Rocco DiSpirito explains why both chefs were winners, and reveals set secrets.
The theme of last night's dinner party was Mystery Guest. That means, literally, guess who's coming to dinner? No one knew, not the chefs, not the guests -- only the Mystery Guest and me. If you were cooking a dinner party, and your spouse or partner announced to you that a mystery guest was showing up for dinner, wouldn't that throw you into a tailspin? Maybe you'd be pretty pissed off -- not having any idea whether that mystery guest would even like your menu or not. If that happened to me, I'd be frustrated as hell. Well, as you saw, the chefs in last night's competition stayed super-cool, and if they felt any pressure, I sure couldn't tell it. Their ease put me at ease. And man, was that important to me, because above all, I host dinner parties to please others. And if my chefs got nervous, that would spoil the whole experience. But because they were confident, I was confident that my guests would have a great and memorable time. So here we go...
I could barely stay out of the kitchen during prep for last night’s dinner party. I had three very-different chefs competing: King, chef of not one but TWO executive restaurants in New York City –- one is the wonderful Kuma Inn; Michelle, a private chef from Los Angeles; and Joel, a full-time culinary teacher at a high school. All so diverse, which meant big, big drama could unfold.
I mean, here’s Michelle who’s judged every single day by the small groups she cooks for. I was sure she could create something spectacular that would make my guests feel like they’re being treated to a dining experience par excellence. So could King. After all, he is a culinary master and his background proves it. As for Joel, I was really interested in what he could bring to the table. That cliché kept zigzagging around in my head: “Those who can’t… teach.” Not so much because of Joel, but because I was once a teaching assistant at Boston University for a course called “advanced food and beverage management.” I used to get ribbed a lot with that cliché.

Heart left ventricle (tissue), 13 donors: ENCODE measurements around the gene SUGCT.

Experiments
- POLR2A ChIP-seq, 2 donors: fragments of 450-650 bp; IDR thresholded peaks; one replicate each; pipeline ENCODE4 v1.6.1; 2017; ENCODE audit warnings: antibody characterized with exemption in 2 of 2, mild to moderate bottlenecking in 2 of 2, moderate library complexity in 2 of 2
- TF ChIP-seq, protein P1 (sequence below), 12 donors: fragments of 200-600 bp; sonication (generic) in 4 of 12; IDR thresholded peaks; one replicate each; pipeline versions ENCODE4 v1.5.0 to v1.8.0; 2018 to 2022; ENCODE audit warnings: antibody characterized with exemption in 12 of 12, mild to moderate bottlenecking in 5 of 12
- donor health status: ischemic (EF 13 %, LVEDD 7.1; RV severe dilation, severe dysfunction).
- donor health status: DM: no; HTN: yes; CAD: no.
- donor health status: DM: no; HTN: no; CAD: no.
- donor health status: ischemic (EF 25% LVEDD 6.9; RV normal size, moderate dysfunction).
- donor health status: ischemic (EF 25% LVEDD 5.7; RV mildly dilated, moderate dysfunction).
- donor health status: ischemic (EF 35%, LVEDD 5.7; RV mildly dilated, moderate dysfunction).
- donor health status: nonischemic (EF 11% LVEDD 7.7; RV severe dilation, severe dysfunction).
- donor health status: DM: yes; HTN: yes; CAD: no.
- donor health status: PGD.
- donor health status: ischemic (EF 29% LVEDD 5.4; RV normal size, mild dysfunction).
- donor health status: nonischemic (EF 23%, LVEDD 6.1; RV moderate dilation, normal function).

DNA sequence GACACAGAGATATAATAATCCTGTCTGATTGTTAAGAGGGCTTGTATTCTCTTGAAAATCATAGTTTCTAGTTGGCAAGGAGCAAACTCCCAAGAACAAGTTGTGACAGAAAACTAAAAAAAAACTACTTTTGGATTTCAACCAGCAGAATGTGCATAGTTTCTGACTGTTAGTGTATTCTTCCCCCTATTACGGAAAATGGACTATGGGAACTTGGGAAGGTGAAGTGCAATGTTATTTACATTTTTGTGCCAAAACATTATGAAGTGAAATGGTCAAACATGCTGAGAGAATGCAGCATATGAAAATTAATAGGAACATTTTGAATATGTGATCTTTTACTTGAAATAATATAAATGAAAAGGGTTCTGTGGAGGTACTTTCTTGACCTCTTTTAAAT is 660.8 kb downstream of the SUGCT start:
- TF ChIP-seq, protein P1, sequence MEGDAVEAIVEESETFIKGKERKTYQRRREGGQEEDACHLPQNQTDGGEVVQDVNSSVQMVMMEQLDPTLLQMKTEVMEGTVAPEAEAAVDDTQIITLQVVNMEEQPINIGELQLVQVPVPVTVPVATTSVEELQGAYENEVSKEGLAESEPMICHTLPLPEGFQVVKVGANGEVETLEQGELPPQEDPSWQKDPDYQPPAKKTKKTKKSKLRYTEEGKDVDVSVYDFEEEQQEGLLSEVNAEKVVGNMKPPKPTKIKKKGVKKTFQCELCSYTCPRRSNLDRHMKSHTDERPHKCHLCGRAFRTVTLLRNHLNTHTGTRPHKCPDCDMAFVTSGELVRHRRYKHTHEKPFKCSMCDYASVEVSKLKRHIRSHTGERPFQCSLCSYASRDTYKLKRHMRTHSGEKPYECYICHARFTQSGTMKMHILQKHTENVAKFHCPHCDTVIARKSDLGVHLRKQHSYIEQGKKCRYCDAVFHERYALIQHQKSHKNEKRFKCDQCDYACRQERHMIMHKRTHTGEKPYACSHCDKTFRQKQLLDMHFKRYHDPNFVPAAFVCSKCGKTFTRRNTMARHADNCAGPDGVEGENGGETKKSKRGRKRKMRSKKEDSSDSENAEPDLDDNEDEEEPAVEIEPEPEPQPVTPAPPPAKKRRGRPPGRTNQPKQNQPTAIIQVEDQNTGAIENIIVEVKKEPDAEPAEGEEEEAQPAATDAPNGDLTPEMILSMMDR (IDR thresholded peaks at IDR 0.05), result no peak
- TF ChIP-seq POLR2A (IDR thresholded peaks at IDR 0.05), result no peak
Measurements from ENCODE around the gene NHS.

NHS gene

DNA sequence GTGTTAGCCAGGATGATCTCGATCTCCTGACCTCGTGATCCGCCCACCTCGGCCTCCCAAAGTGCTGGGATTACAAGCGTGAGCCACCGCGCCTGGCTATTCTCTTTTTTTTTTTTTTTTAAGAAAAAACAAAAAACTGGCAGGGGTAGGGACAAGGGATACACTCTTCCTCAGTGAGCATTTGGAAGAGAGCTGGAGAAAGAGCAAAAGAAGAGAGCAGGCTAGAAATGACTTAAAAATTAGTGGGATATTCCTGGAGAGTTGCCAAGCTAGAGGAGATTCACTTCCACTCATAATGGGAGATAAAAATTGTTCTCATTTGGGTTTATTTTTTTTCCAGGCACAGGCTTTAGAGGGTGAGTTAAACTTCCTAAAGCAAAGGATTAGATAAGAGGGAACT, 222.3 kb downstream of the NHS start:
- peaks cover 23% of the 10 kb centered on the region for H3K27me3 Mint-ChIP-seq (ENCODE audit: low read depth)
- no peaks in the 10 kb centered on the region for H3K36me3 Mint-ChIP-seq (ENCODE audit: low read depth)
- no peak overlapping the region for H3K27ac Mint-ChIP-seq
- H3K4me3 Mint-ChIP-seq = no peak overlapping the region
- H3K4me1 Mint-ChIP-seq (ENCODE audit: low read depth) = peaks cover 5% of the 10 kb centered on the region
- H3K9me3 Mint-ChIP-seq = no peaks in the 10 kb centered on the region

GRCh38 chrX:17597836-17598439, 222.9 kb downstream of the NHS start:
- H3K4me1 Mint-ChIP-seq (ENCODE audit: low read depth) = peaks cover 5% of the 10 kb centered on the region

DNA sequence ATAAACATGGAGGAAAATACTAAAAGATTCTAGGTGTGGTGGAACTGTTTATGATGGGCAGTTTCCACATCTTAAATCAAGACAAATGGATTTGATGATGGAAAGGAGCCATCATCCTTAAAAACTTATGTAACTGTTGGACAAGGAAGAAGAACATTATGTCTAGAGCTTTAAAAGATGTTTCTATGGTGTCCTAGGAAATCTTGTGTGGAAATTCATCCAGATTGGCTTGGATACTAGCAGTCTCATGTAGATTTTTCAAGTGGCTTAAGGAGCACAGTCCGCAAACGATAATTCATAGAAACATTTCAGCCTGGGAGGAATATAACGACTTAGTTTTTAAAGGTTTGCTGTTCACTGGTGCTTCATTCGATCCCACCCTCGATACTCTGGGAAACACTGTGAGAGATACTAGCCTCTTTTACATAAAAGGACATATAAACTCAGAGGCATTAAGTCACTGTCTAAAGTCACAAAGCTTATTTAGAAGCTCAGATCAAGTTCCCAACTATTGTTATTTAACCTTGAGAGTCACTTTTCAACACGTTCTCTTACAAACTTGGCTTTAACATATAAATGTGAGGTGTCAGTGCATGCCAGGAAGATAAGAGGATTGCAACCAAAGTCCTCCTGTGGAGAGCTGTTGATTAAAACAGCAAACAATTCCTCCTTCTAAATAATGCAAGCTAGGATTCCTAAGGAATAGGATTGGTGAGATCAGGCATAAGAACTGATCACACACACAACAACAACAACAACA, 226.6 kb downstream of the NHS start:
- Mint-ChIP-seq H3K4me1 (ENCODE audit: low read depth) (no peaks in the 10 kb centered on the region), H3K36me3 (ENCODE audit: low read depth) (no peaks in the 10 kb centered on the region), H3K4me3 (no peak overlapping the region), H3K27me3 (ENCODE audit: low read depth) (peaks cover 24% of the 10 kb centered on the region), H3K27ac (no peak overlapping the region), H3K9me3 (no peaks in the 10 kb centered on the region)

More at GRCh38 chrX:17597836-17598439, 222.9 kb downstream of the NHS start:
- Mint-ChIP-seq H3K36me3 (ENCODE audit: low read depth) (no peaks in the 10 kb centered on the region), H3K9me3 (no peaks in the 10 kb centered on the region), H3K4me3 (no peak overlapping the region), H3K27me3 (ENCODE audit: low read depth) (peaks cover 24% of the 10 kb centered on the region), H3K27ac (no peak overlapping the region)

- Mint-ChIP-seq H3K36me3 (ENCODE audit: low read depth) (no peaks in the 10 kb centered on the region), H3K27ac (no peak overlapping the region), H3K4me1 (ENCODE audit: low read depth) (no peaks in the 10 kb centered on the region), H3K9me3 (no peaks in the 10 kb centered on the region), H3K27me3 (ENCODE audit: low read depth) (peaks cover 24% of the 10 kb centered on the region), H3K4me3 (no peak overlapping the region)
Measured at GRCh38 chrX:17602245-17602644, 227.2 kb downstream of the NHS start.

Joel was picked on a lot as a kid because he was fat and couldn’t play sports. He learned to cook instead. He said, “If I’m not cooking, I’m not happy.” That kind of passion counts for something. Oddly, all through the challenges Joel thought he was the clear underdog.
On to the signature dish challenge. That would tell me everything I needed to know about them – philosophy, talent, commitment to creating a memorable experience for my guests. If you asked me what I like best about this challenge, I’d say, “tasting.”
King did a stir-fry of beef noodles and sea scallops, a dish his mom made for him growing up. But when it came time to plate up, King’s scallops didn’t make it out of the pan. It was an incomplete dish –- bummer for him –- and me. I wanted to the full experience. Bad timing; I didn’t think he stood a chance. What I did taste though, was pretty damn good. Still made me nervous that he couldn’t get the timing right.Joel did seared duck breast. I thought it was a textbook dish, nothing creative. I was a little hesitant about his choice, I must admit. There’s nothing better than good duck and nothing worse than bad duck -- when it’s greasy, tough and tasteless. But I was impressed by the precision of his execution. I have to say he cooked the duck perfectly. The fat was rendered; the breasts were scored. It was the best dish in the challenge.
Michelle went with a Cajun Crawfish Étouffée served over saffron rice. For the uninitiated, crawfish, also called mudbugs, are tiny red crustaceans that abound in mudflats and river deltas in Louisiana. No bigger than your pinkie finger, the tails are sweeter than lobster, and delectable in just about any seafood dish you can dream up. But not this one. Étouffée requires making a roux (the paste-like combination of melted butter and flour that serves as the base for many sauces). Roux based sauces take a good hour just to cook out the starchiness of the flour and the whole dish is really a four-hour dish. Michelle took the wrong shortcuts. I could taste uncooked flour in it, and uncooked flour tastes like, well, uncooked flour. Plus, there was a whole unshelled crawfish sticking out of the dish. I love pulling apart seafood, but I knew my guests wouldn’t. It was supposed to be a garnish but all it did was certify my suspicion that michelle wasn't ready for this dinner party.